In times of strong constraints on our budgets, after so many years of tough financial crisis – and Gianni said it all about it – can we afford to duplicate spending within 28 Member States, or to invest our resources in an ineffective manner? Our work over the past year has constantly aimed at creating something the European Union is perfect for: economies of scale. Because together – together – we can invest better than alone, use our budget more effectively, avoid any kind of duplication or waste.

A European Union of security and defence has nothing to do with “militarisation” also for another reason – even more important to me. Hard power, the strength of military force – we are not naïve – sometimes is helpful, sometimes is needed. Sometimes it is needed to protect people on the ground. But for us, Europeans, it is never the solution, alone. Never. It always comes with diplomacy, the patience of mediation, conflict prevention, with the work on reconciliation and reconstruction.

Our military staff – because we do have military personnel of the European Union, serving in our missions and operations around the world – works side by side with the police officers, the lawyers and the doctors, the aid workers and the human rights experts, the UN agencies and the civil society organisations, the engineers and the school teachers. And in most cases, all these people couldn’t do their job in difficult security situations without our military personnel.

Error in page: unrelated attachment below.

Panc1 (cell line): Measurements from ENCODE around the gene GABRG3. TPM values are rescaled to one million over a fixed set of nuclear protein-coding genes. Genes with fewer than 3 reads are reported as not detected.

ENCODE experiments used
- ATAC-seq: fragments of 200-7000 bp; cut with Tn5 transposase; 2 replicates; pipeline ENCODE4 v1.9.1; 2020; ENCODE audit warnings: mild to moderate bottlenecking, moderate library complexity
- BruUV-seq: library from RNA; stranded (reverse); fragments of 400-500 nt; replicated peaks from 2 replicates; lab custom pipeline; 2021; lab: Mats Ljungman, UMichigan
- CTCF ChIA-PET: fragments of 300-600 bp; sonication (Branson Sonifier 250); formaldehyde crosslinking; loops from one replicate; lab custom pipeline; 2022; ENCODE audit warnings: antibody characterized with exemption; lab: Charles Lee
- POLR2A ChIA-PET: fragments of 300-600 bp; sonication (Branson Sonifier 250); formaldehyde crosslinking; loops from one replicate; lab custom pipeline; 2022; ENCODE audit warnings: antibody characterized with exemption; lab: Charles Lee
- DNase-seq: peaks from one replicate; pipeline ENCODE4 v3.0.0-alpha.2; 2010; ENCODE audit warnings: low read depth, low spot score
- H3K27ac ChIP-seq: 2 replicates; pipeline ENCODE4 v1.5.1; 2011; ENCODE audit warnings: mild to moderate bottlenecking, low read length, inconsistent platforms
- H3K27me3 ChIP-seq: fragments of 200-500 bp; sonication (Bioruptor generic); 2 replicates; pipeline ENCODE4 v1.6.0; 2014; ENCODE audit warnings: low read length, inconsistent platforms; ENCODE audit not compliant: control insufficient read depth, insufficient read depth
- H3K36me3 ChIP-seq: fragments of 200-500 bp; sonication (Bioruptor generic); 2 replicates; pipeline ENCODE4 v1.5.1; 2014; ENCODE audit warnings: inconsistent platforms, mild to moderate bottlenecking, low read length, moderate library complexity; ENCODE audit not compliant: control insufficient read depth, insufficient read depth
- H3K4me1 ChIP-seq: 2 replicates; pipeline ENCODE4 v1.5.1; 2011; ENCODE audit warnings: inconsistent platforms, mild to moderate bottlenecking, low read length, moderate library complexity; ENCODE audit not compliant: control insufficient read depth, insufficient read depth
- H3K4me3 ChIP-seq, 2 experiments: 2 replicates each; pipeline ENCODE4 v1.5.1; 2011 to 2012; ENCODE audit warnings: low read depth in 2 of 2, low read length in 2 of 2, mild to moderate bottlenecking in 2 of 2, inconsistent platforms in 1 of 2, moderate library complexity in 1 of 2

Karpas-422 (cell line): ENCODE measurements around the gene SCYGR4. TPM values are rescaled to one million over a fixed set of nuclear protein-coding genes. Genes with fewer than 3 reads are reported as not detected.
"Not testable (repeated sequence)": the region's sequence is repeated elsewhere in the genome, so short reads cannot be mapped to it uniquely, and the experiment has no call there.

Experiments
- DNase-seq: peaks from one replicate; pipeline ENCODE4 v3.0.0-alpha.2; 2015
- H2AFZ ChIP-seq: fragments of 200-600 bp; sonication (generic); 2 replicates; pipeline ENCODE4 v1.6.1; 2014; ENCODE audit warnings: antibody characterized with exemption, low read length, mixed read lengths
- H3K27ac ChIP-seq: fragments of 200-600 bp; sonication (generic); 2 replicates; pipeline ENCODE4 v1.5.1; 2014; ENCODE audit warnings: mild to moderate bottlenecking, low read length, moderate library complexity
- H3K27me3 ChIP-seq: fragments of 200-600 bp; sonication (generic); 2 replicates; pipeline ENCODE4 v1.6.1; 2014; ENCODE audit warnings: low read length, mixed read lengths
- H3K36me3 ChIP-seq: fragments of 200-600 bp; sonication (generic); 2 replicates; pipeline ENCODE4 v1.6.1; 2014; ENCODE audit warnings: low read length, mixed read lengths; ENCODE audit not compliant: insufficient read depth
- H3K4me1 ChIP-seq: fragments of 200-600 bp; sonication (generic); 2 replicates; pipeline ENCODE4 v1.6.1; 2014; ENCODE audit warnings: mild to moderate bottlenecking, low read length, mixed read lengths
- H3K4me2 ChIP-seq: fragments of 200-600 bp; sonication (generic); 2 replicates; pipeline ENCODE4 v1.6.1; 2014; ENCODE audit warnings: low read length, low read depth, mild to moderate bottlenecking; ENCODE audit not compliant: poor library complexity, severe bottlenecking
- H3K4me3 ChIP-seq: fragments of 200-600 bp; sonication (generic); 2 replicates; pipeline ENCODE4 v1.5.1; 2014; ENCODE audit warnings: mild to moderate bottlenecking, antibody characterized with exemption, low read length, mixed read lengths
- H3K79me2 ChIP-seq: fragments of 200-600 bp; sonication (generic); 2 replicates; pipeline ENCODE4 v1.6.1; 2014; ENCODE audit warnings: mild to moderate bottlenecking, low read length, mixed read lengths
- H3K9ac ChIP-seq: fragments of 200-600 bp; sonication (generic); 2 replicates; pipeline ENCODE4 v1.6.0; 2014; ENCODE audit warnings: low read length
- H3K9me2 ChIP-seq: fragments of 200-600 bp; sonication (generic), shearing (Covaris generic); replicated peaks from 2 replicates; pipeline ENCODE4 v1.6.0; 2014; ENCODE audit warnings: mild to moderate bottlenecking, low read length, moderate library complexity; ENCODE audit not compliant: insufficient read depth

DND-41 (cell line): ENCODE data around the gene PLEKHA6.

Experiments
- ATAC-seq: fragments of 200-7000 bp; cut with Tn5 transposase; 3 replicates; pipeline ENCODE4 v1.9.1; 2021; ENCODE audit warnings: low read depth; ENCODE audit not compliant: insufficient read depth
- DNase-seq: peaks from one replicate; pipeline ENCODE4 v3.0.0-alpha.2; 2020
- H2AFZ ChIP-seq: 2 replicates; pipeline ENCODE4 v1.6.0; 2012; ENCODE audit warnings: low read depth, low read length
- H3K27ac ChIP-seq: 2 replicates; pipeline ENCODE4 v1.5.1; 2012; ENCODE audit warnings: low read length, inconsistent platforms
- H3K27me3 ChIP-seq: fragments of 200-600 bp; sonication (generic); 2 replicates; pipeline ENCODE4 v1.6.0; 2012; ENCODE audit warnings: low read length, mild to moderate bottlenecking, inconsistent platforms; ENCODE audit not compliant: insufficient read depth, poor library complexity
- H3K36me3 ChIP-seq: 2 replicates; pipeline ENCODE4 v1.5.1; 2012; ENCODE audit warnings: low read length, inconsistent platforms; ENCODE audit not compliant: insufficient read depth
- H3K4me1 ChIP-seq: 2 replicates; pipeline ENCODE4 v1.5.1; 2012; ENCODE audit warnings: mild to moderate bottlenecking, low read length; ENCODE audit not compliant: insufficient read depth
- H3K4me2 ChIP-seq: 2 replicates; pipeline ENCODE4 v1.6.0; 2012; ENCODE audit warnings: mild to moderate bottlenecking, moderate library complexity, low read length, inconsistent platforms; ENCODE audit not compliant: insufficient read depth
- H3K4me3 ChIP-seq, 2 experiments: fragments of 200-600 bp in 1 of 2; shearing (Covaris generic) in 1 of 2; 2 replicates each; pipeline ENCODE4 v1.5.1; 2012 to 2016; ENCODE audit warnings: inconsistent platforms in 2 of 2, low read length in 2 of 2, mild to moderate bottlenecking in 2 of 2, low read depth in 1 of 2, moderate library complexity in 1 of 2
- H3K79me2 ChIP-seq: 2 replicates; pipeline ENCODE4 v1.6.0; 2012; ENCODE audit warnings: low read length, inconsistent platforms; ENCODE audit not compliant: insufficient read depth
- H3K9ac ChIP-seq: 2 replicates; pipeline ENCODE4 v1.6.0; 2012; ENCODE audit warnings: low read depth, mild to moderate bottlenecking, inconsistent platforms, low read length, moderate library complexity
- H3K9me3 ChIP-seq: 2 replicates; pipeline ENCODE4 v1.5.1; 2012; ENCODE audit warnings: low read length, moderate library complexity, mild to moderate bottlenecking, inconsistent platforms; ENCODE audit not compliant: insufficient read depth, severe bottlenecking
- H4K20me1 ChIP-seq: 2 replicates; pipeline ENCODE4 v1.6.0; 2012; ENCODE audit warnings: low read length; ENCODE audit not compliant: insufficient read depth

So whenever I visit one of our missions and operations – be it in Mali, or elsewhere in Africa and in our region, or in the Mediterranean Sea, where we have saved tens of thousands of people – I am proud of the work our military is doing under the EU flag. Because for us the use of force is always at the service of human beings, always at the service of peace.

This is why we need a European Union of security and defence. And this is why we – as a political family – must be engaged in this process all along the way. We must be proud of our work to make our citizens more secure. Do not leave this issue to the right. Because there is a way and another way to guarantee security. It is not ignoring the issue that we will have cleaner hands. But I do not want to see a right-wing approach to security only. I want us to engage on how we create real, sustainable security. A security that includes the rule of law, human rights everywhere in the world: sustainable security.

And we should make sure that our ideas and our ideals shape the European work ahead of us.

I’ve been long, I close it here. I’ll say only that the years ahead will be important. We need to bring our ideas and our ideals into the way we shape the future of the European Union.

Because we don’t get to choose the kind of times we live in, inside the Union and outside of it, in the world, but we can choose to shape our times – together. Thank you.